T'ang Haywen 曾海文, ‘Fruits’, ca. 1970, HDM Gallery

About T'ang Haywen 曾海文

T’ang Haywen’s atmospheric imagery can be divided into two categories: monochromatic ink-and-wash paintings and brightly exuberant watercolors. “We are only sensitive cells entering the stream,” T’ang once said, “we capture the energy source; the immediate seizure materializes with ink, paper and pencil.” Similar to Joan Mitchell’s pastel drawings, T’ang’s watercolors depict abstract landscapes composed of naturalistic colors and miasmas of soft, chromatic fields. His works—with their vertical orientation—resemble traditional Chinese landscape paintings of cloudy mountains, but are also balanced with contemporary Western conceptions of the genre. T’ang’s triptych format simultaneously evokes the Eastern tradition of vertical imagery and the horizontal landscape paintings of Western art history.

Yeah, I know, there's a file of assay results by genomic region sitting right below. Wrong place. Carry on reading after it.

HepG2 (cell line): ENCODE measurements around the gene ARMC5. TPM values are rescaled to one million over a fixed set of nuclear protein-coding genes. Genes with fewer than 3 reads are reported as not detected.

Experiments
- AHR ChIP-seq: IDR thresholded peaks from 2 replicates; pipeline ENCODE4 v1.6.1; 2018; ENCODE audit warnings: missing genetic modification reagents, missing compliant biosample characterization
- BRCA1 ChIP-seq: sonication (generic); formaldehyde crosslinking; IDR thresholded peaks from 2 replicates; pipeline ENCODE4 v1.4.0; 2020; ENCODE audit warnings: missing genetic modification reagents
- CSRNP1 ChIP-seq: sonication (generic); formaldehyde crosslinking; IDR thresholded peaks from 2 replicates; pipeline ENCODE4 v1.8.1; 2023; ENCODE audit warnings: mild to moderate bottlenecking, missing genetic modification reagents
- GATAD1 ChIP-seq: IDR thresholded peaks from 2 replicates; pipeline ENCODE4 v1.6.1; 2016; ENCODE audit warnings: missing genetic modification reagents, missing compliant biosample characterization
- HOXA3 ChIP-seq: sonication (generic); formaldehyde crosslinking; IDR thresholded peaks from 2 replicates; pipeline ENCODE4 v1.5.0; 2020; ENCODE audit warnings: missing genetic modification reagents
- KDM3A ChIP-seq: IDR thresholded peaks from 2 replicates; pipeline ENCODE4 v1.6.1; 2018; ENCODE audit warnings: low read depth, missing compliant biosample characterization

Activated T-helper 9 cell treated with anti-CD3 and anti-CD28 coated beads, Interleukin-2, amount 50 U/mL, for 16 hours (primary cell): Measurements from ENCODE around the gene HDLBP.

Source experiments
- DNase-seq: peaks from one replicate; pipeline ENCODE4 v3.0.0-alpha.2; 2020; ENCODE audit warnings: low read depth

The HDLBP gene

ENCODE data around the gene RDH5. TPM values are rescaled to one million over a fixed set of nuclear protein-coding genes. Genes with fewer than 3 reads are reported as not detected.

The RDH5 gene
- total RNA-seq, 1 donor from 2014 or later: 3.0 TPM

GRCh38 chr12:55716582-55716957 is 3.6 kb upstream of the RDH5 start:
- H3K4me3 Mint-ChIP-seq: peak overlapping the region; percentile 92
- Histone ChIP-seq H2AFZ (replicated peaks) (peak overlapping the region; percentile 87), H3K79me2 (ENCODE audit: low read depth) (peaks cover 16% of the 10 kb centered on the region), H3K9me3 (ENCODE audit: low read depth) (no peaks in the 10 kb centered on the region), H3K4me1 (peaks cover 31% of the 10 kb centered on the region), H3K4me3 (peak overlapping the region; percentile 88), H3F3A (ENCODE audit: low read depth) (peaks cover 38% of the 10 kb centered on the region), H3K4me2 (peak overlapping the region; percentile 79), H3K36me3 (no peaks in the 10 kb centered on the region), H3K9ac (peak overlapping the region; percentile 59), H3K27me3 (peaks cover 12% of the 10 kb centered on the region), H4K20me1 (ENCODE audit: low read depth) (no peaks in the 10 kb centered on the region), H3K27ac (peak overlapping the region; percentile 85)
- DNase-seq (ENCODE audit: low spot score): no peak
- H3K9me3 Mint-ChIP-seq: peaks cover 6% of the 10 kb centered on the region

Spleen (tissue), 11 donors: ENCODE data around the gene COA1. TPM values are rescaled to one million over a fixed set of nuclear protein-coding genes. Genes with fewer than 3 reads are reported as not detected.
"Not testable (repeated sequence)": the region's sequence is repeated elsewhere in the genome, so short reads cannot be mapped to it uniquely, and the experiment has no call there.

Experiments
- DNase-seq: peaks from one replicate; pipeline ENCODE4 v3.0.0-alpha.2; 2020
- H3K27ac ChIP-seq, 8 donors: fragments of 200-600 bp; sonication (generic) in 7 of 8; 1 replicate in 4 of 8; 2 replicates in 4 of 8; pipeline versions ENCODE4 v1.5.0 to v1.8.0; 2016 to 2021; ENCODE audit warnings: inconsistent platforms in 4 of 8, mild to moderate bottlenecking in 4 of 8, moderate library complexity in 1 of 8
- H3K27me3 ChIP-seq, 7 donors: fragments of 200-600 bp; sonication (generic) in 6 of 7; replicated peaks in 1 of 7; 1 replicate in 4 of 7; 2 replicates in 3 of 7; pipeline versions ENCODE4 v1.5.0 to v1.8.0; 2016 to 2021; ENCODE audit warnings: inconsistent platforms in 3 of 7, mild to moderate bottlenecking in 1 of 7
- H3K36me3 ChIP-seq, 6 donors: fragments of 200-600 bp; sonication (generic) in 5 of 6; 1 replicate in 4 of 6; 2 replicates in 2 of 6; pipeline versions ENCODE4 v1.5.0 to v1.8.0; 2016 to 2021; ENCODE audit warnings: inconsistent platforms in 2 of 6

French-Chinese, 1927-1991, Xiamen, China, based in Paris, France